In June, continuing the high price volatility, the EU ETS market responded with another big sale to the result of the United Kingdom EU membership referendum – the price fell from EUR 6.00 to 4.40 per Mg. Such low prices continued for the entire summer holidays and then, as a response to the energy (atomic) crisis in France in the fall and winter, returned to the level of EUR 6.60 per Mg. After detecting irregularities in nuclear power stations, ASN (the French Nuclear Safety Authority) ordered immediately to stop the operation of 12-13 out of 58 reactors. France obtained the required power by importing it from the United Kingdom, Austria, Germany and Belgium. The situation resulted in an increase in electricity prices and greater generation from conventional sources (coal and gas), which translated directly into an increase in prices of raw materials and CO2 emission allowances. The situation improved only in December, when ASN, fearing that the French electric power system would not be able to meet an increased demand for energy in winter, issued permission for restoring conditionally the operation of several reactors. The last important event affecting the prices of EUAs was the December vote in the European Parliament Committee on the Environment, Public Health and Food Safety (ENVI), on the proposed shape of phase IV of EU ETS and the operation of the Market Stability Reserve mechanism. The ENVI Committee proposed that the Reserve mechanism should withdraw twice as many allowances for the first 3 years of its operation (24% instead of the original 12%). In addition, to achieve a 43-percent emission reduction, it is proposed that a higher linear reduction rate of 2.4% should be adopted. In spite of such strict proposals, clearly aiming to increase the prices of EUAs, these still cost below the opening level – EUR 6.57 per Mg at the end of 2016.
2016 was also a year of decreases in the prices of “green” certificates, caused mainly by information about a new system for supporting RES. Its implementation was to start at the beginning of 2016 but, pursuant to the Act of 29 December 2015, the date was postponed to 1 July 2016. The final shape of the RES support system was described in the Act of 22 June 2016 to Amend the Renewable Energy Sources Act and Certain Other Acts. As a result of the market uncertainty and a still very high surplus in the system of certificates, the prices of property rights confirming energy production from renewable sources PMOZE_A fell in 2016. The OZEX-A index reached at the October session the lowest price in history: PLN 32.57 per MWh.
The average weighted session price was PLN 73.63 per MWh, or PLN 49.98 per MWh lower than in 2015. The balance of PMOZE_A, as of the beginning of the register at the end of December, was 29.1 TWh, and the surplus rose by 2.04 TWh compared to the previous year. Taking into account the allowances blocked for redemption, the surplus at the end of 2016 was 19.8 TWh.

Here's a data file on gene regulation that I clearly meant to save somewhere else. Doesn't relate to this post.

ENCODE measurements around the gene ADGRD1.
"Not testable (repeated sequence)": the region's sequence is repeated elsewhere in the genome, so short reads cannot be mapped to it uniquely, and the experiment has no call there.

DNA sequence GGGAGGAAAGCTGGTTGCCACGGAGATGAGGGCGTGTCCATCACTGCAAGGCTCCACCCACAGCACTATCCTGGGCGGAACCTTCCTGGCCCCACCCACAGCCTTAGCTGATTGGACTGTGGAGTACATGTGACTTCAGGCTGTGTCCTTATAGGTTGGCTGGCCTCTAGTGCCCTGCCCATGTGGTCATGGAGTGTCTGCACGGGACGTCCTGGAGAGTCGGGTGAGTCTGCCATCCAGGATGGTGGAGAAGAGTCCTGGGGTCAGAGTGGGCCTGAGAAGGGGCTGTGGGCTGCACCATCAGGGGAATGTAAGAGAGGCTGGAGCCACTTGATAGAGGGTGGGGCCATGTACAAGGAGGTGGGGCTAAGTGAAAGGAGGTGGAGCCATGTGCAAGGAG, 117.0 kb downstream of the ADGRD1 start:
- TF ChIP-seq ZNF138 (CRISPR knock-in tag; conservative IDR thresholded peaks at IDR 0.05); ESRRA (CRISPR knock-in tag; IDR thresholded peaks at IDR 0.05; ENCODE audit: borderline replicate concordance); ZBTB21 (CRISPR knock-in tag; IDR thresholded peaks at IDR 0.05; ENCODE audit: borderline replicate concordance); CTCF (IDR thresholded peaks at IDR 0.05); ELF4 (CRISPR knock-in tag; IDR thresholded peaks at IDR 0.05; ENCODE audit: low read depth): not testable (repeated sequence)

The amount of the replacement fee set for 2016 was PLN 300.03 per MWh, and the rate of the PMOZE_A certificates that must be presented for redemption, which in H1 was 15%, fell to 14.35%. With a reduction of the amount of required “green” certificates, as of H2, a new type of certificates was introduced to confirm production of energy from agricultural biogas – “blue” certificates, for which the required amount was 0.65% (i.e. equal to the reduced required amount of “green” certificates). The average weighted session price of PMOZE-BIO in 2016 was very close to the replacement fee of PLN 300.03 per MWh, amounting to PLN 295.52 per MWh. The balance of this instrument’s register at the end of the year was 48.01 GWh.
According to the Energy Law as amended in 2016, by 30 June of a given calendar year, it is possible to redeem property rights issued to co-generation units for production in the previous year. Therefore, cogeneration rights from 2015 were quoted until the end of H1 2016. As of July, only property rights confirming energy generation in 2016 were quoted.
The average price of property rights confirming energy production in a high-efficiency coal co-generation PMEC-2015 (“red” certificates) in 2016 was PLN 10.76 per MWh, while the average price of property rights PMEC-2016 was PLN 10.68 per MWh at the end of 2016. The KECX index was very stable, hovering around the replacement fee of PLN 11 per MWh.
Similarly, the average price for gas co-generation PMGM-2015 was PLN 118.85 per MWh, with the replacement fee of PLN 121.63 per Mwh, while the average price of “yellow” certificates PMGM-2016 also fluctuated around the replacement fee of PLN 125 per MWh, amounting to PLN 121.13 per MWh at the end of 2016.
“Purple” certificates, which are co-generation rights confirming production of electricity in 2016 during methane removal from mines, achieved prices in H1 at a level around the replacement fee of PLN 63.26 per MWh, while their average weighted price PMMET-2015 was PLN 62.24 per MWh. On the other hand, PMMET-2016 was sold at the end of December at the average price of PLN 61.73 per MWh, with the replacement fee of PLN 63 per MWh.
Prices of the property rights following from the energy efficiency certificates PMEF, or “white” certificates, were also characterized by low volatility. With the replacement fee of PLN 1,000 per toe, the average weighted price of the EFX index was PLN 977.35 per toe. The prices fluctuated between PLN 958.30 and 1,001.76 per toe.